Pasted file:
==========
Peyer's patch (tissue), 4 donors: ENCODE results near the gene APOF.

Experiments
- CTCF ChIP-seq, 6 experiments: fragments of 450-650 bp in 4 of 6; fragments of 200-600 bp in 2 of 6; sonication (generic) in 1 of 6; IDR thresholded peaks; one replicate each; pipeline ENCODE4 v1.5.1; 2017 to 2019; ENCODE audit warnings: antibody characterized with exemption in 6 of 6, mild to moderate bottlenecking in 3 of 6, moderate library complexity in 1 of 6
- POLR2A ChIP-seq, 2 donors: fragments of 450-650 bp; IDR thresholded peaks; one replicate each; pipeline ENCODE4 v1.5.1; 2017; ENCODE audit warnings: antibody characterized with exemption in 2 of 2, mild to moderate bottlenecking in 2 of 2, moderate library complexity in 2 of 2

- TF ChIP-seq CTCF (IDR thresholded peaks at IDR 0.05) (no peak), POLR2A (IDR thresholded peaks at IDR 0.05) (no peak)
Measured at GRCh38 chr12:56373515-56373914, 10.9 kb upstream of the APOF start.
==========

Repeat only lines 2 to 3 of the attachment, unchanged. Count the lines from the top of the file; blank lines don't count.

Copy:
Experiments
- CTCF ChIP-seq, 6 experiments: fragments of 450-650 bp in 4 of 6; fragments of 200-600 bp in 2 of 6; sonication (generic) in 1 of 6; IDR thresholded peaks; one replicate each; pipeline ENCODE4 v1.5.1; 2017 to 2019; ENCODE audit warnings: antibody characterized with exemption in 6 of 6, mild to moderate bottlenecking in 3 of 6, moderate library complexity in 1 of 6